United States District Court, District of South Dakota, Southern Division
December 12, 2014
ERIN EILER, Plaintiff,
AVERA MCKENNAN HOSPITAL and TREATING MEDICAL PERSONNEL, Defendants.
MEMORANDUM OPINION AND ORDER OF DISMISSAL
LAWRENCE L. PIERSOL, United States District Judge.
On November 19, 2014, Plaintiff filed a pleading entitled "Notice of Removal." The caption and heading of the pleading are from a case appealed from South Dakota Circuit Court to the South Dakota Supreme Court. It appears from the Notice of Removal and the accompanying Memorandum that Plaintiff is attempting to remove a state court case she filed against Defendants for an alleged falsity or error in her medical records at Avera McKennan hospital. No forms of process, pleadings, and orders for this case are attached as required by 28 U.S.C. § 1446(a).
This Court must review all removed actions to confirm that federal jurisdiction is proper. The party seeking removal has the burden of establishing federal subject matter jurisdiction. In re Business Men's Assur. Co. of Am., 992 F.2d 181, 183 (8th Cir. 1993). Removal jurisdiction is statutory and strictly construed. Shamrock Oil & Gas Corp. v. Sheets, 313 U.S. 100, 108 (1941).
Plaintiffs Notice of Removal suffers from numerous procedural and substantive deficiencies and fails to state a cognizable claim for relief under federal court jurisdiction. First, removal is available only to a defendant. 28 U.S.C. 1441(a) ("Except as otherwise expressly provided by Act of Congress, any civil action brought in a State court of which the district courts of the United States have original jurisdiction, may be removed by the defendant or the defendants, to the district court of the United States for the district and division embracing the place where such action is pending."). Further, whether or not a federal court has removal jurisdiction over a matter originally filed in state court must be determined from the face of the plaintiffs well-pleaded complaint as it existed at the time of removal. Gaming Corp. Of America v. Dorsey & Whitney, 88 F.3d 536, 542 (8th Cir. 1996) ('The 'well-pleaded complaint rule' requires that a federal cause of action must be stated on the face of the complaint before the defendant may remove the action based on federal question jurisdiction."). Here, Plaintiff has not provided the Court with a copy of her Complaint. The Court is thus unable to find the subject matter jurisdiction exists in this case. Accordingly,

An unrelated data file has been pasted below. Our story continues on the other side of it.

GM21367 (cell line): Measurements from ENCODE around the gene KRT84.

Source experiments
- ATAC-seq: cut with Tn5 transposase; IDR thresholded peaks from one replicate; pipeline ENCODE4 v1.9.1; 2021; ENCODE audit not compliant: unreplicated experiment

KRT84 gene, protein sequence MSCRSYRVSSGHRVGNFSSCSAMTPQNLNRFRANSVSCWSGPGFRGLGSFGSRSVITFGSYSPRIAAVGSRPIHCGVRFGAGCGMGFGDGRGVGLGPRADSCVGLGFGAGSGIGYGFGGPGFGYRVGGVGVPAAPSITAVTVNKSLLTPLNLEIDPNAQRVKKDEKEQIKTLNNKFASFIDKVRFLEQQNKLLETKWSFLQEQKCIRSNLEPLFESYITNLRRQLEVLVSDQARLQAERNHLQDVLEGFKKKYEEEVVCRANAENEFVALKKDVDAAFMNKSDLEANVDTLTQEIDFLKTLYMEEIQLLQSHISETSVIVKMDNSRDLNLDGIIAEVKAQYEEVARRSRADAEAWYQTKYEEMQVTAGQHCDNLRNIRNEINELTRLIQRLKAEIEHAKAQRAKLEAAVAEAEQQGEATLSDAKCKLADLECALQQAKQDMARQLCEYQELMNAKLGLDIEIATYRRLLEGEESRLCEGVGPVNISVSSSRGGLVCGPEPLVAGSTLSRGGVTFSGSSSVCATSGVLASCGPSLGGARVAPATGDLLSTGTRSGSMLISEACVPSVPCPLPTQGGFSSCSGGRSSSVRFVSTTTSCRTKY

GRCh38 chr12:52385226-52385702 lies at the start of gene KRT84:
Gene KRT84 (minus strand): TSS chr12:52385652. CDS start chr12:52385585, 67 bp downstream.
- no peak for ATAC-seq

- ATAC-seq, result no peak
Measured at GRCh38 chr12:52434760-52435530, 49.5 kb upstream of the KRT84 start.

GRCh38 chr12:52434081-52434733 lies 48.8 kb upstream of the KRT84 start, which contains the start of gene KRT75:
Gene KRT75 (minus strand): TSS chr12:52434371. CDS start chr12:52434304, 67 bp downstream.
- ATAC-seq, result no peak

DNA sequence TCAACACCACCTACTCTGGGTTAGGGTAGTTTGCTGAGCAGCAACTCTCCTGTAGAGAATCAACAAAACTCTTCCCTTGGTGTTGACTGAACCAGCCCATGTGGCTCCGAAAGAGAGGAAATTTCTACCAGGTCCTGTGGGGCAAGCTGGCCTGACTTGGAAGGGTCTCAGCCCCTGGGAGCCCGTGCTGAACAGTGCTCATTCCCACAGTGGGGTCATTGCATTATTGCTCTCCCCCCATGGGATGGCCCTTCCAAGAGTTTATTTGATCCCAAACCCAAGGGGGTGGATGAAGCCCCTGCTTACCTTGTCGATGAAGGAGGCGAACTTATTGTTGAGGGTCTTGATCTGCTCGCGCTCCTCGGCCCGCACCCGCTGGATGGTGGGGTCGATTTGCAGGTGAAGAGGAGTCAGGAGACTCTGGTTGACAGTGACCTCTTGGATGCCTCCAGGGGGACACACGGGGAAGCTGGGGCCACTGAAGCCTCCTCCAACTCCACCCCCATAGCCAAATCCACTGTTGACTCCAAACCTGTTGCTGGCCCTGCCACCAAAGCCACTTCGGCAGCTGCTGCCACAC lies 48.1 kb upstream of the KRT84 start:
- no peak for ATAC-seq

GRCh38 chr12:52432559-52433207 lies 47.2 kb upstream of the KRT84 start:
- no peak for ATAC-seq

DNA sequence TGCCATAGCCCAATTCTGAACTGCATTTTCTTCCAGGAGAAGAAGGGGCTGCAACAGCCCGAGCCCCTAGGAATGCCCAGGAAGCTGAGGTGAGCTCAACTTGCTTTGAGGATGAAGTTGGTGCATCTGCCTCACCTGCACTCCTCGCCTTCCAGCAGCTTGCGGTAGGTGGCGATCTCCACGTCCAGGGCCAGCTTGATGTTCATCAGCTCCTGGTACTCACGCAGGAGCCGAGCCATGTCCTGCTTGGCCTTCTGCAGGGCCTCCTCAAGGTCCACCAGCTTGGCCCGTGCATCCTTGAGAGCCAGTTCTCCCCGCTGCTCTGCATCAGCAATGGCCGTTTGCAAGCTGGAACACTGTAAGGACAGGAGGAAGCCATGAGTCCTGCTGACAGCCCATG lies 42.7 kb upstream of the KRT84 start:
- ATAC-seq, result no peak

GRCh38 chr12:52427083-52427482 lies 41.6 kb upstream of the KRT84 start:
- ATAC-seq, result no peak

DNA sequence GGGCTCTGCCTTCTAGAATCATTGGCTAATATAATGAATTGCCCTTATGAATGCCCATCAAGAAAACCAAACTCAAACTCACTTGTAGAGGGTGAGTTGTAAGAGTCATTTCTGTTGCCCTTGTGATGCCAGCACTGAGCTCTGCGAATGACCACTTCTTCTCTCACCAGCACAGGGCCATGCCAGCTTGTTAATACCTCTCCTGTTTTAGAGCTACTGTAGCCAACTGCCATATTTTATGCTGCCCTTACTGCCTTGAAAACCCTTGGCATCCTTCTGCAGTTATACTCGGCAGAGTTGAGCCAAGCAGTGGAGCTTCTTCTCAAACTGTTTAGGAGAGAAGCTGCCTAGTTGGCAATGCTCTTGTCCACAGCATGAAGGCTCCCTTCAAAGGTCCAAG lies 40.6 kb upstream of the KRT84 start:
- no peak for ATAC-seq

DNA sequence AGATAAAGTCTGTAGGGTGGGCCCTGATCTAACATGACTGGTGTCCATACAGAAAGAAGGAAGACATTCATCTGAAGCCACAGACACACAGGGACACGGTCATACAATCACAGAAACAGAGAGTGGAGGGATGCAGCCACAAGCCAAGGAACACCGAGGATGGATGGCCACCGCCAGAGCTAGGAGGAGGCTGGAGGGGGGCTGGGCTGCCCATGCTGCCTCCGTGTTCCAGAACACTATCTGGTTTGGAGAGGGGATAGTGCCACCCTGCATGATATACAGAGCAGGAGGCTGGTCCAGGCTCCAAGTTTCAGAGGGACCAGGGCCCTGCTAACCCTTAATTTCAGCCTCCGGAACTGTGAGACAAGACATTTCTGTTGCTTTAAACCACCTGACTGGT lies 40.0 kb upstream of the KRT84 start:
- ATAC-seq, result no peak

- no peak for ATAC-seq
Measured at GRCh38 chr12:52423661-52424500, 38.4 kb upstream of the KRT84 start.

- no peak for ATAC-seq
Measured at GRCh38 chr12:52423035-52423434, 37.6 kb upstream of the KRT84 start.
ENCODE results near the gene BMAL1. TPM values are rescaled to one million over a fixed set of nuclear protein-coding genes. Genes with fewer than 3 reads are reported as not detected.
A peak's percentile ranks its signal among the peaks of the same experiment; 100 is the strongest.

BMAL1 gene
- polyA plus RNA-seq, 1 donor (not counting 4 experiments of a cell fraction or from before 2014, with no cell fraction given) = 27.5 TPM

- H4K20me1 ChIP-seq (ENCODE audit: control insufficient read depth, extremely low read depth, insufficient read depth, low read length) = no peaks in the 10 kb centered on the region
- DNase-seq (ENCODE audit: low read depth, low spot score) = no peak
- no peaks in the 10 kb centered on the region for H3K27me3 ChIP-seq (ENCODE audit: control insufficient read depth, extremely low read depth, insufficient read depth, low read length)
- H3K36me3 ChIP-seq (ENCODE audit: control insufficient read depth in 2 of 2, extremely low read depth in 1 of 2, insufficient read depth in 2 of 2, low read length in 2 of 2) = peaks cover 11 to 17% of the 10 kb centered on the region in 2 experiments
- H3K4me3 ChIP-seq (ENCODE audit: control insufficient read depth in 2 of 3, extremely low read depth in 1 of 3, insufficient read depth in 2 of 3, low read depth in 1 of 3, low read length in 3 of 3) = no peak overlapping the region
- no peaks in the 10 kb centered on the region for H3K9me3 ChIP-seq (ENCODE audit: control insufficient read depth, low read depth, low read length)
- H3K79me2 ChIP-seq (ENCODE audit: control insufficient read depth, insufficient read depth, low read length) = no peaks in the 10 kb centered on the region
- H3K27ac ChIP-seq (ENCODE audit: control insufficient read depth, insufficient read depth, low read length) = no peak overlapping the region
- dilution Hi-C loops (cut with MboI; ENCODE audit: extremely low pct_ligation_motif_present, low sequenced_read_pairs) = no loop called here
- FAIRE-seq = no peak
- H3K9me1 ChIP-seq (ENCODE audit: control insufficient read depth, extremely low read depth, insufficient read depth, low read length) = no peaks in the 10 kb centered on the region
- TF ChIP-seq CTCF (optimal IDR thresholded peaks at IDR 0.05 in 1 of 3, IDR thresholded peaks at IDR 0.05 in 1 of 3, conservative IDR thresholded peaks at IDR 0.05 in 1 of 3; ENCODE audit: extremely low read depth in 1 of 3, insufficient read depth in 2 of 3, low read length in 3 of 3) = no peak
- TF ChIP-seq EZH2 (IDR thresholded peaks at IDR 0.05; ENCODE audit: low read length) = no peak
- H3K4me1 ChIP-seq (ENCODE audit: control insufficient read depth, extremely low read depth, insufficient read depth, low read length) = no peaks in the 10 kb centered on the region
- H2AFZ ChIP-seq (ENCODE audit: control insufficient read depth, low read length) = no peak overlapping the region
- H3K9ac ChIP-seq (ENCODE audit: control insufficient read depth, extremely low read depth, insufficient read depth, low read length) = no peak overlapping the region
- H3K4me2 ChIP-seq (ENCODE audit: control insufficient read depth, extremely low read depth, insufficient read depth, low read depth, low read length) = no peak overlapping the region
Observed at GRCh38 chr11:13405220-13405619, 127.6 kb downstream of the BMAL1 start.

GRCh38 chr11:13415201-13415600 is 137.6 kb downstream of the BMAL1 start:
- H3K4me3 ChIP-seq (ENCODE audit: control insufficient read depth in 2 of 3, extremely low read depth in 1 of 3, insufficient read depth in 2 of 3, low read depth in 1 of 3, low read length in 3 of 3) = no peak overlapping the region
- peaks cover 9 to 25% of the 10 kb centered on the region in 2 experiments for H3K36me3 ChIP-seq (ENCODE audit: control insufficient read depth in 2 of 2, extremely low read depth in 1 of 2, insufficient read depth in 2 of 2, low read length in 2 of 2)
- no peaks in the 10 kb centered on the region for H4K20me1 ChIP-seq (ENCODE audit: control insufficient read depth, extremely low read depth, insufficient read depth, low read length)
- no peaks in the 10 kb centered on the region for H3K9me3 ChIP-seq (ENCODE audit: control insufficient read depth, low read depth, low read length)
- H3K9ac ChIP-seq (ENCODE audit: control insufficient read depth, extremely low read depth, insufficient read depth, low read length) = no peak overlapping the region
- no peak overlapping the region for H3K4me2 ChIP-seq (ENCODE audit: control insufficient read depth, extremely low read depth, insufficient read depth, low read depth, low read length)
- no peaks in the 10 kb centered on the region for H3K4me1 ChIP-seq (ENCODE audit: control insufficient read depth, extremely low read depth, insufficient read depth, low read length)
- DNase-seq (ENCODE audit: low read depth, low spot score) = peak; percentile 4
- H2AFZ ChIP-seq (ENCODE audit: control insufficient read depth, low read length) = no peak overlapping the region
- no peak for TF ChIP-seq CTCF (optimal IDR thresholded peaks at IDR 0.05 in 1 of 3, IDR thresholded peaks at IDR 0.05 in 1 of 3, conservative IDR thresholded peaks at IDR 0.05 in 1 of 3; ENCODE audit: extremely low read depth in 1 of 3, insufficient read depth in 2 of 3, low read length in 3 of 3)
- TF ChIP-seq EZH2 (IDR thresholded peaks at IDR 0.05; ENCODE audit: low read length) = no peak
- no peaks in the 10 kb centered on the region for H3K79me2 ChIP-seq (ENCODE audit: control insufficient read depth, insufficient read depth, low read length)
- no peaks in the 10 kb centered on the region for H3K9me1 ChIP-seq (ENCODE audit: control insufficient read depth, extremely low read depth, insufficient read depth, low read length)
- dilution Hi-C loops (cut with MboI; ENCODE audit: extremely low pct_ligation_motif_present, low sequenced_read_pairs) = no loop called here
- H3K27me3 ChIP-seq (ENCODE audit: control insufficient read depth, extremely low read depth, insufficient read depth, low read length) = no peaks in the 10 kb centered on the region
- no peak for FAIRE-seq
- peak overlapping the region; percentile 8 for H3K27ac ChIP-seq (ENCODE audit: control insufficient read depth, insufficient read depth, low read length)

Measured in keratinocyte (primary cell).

IT IS ORDERED that this matter is dismissed for lack of jurisdiction.